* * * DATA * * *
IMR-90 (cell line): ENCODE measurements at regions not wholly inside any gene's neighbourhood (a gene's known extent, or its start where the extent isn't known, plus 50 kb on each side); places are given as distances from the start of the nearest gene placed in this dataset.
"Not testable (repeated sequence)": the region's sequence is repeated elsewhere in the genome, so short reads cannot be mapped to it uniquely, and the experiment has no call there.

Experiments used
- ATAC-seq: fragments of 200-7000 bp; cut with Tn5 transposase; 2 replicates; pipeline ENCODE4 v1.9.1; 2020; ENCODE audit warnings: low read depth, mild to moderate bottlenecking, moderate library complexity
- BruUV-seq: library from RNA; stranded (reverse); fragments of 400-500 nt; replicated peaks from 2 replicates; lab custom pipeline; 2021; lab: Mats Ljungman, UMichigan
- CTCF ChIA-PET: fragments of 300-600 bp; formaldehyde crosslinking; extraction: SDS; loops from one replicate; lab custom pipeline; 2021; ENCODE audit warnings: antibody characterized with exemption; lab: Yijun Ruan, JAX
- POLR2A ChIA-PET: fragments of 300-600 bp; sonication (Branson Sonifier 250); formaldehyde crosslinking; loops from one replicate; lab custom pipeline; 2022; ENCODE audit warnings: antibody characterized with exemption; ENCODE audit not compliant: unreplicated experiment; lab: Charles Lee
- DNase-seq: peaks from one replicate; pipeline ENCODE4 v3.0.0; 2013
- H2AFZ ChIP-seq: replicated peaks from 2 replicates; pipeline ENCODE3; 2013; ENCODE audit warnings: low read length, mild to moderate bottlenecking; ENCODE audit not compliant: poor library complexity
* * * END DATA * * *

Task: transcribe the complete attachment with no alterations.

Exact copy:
IMR-90 (cell line): ENCODE measurements at regions not wholly inside any gene's neighbourhood (a gene's known extent, or its start where the extent isn't known, plus 50 kb on each side); places are given as distances from the start of the nearest gene placed in this dataset.
"Not testable (repeated sequence)": the region's sequence is repeated elsewhere in the genome, so short reads cannot be mapped to it uniquely, and the experiment has no call there.

Experiments used
- ATAC-seq: fragments of 200-7000 bp; cut with Tn5 transposase; 2 replicates; pipeline ENCODE4 v1.9.1; 2020; ENCODE audit warnings: low read depth, mild to moderate bottlenecking, moderate library complexity
- BruUV-seq: library from RNA; stranded (reverse); fragments of 400-500 nt; replicated peaks from 2 replicates; lab custom pipeline; 2021; lab: Mats Ljungman, UMichigan
- CTCF ChIA-PET: fragments of 300-600 bp; formaldehyde crosslinking; extraction: SDS; loops from one replicate; lab custom pipeline; 2021; ENCODE audit warnings: antibody characterized with exemption; lab: Yijun Ruan, JAX
- POLR2A ChIA-PET: fragments of 300-600 bp; sonication (Branson Sonifier 250); formaldehyde crosslinking; loops from one replicate; lab custom pipeline; 2022; ENCODE audit warnings: antibody characterized with exemption; ENCODE audit not compliant: unreplicated experiment; lab: Charles Lee
- DNase-seq: peaks from one replicate; pipeline ENCODE4 v3.0.0; 2013
- H2AFZ ChIP-seq: replicated peaks from 2 replicates; pipeline ENCODE3; 2013; ENCODE audit warnings: low read length, mild to moderate bottlenecking; ENCODE audit not compliant: poor library complexity